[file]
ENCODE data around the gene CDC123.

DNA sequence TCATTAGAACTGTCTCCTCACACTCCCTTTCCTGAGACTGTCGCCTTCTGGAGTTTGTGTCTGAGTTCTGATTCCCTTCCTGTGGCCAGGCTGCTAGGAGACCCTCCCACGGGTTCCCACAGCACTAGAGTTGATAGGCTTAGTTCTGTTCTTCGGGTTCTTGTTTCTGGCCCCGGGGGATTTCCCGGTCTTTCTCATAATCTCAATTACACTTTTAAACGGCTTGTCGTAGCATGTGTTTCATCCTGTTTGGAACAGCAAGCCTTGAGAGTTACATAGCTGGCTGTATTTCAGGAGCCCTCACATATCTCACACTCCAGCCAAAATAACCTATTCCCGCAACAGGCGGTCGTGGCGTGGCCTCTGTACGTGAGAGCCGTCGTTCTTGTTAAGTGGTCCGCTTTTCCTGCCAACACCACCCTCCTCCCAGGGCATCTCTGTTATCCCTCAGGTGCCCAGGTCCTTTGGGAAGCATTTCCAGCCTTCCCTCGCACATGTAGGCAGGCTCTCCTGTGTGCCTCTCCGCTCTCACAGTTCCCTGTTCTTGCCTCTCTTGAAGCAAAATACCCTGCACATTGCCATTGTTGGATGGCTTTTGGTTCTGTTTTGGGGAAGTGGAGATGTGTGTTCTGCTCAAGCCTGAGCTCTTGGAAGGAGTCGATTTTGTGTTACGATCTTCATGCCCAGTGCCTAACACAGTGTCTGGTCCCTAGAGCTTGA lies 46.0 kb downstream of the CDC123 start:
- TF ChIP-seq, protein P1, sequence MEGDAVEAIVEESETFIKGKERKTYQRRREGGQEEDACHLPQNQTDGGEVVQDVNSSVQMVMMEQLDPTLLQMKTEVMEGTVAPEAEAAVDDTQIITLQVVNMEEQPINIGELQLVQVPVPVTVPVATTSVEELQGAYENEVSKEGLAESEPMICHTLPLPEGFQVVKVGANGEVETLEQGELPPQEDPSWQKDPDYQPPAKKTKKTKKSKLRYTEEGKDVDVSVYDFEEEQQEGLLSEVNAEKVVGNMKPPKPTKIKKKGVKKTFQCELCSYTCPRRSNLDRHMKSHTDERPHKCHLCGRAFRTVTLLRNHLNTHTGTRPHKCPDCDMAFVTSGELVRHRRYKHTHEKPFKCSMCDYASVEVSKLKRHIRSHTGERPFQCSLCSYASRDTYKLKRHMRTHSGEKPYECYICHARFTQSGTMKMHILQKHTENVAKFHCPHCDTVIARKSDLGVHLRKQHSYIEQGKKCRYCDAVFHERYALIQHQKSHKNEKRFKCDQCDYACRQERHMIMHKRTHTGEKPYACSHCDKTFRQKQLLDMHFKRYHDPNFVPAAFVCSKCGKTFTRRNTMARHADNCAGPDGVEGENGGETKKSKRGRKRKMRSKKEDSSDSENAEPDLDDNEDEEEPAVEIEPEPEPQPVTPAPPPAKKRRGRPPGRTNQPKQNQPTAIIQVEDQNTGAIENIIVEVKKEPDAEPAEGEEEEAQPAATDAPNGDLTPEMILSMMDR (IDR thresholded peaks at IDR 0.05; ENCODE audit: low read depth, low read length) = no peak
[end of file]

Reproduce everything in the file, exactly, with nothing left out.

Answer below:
ENCODE data around the gene CDC123.

DNA sequence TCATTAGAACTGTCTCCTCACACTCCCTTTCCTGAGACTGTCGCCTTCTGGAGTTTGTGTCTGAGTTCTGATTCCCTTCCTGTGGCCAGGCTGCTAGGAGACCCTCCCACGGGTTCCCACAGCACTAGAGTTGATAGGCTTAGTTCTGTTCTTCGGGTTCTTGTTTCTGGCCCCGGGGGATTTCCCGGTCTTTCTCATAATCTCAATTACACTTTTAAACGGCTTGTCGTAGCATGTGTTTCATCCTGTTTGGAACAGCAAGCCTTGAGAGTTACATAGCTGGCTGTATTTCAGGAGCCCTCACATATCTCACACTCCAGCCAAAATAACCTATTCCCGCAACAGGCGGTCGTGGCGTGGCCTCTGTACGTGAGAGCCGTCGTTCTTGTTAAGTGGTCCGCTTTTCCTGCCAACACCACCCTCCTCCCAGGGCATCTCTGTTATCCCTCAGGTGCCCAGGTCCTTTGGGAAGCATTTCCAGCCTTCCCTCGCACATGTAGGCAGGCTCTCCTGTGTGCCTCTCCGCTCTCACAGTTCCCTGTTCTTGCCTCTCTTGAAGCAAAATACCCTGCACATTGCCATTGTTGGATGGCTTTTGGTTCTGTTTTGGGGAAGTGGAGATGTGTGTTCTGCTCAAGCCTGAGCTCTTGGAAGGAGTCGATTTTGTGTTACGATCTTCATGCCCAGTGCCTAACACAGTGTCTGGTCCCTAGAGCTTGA lies 46.0 kb downstream of the CDC123 start:
- TF ChIP-seq, protein P1, sequence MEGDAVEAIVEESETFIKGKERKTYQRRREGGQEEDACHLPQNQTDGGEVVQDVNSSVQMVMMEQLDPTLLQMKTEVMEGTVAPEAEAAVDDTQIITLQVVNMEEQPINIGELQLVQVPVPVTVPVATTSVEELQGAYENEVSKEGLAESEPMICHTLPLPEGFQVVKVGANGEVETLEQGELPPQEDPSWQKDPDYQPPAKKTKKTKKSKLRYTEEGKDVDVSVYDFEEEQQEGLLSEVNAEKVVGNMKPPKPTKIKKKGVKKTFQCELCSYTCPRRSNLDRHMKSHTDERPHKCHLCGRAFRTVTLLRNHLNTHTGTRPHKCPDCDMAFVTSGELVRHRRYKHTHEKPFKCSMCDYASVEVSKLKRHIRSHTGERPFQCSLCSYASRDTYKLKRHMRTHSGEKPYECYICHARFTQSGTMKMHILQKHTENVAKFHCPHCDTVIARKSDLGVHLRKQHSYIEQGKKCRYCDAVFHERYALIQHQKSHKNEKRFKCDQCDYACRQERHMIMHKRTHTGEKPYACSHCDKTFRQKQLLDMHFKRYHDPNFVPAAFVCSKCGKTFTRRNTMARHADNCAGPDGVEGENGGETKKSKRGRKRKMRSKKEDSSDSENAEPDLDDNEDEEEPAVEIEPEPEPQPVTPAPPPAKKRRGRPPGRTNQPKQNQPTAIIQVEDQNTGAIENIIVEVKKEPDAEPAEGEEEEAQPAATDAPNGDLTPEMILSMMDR (IDR thresholded peaks at IDR 0.05; ENCODE audit: low read depth, low read length) = no peak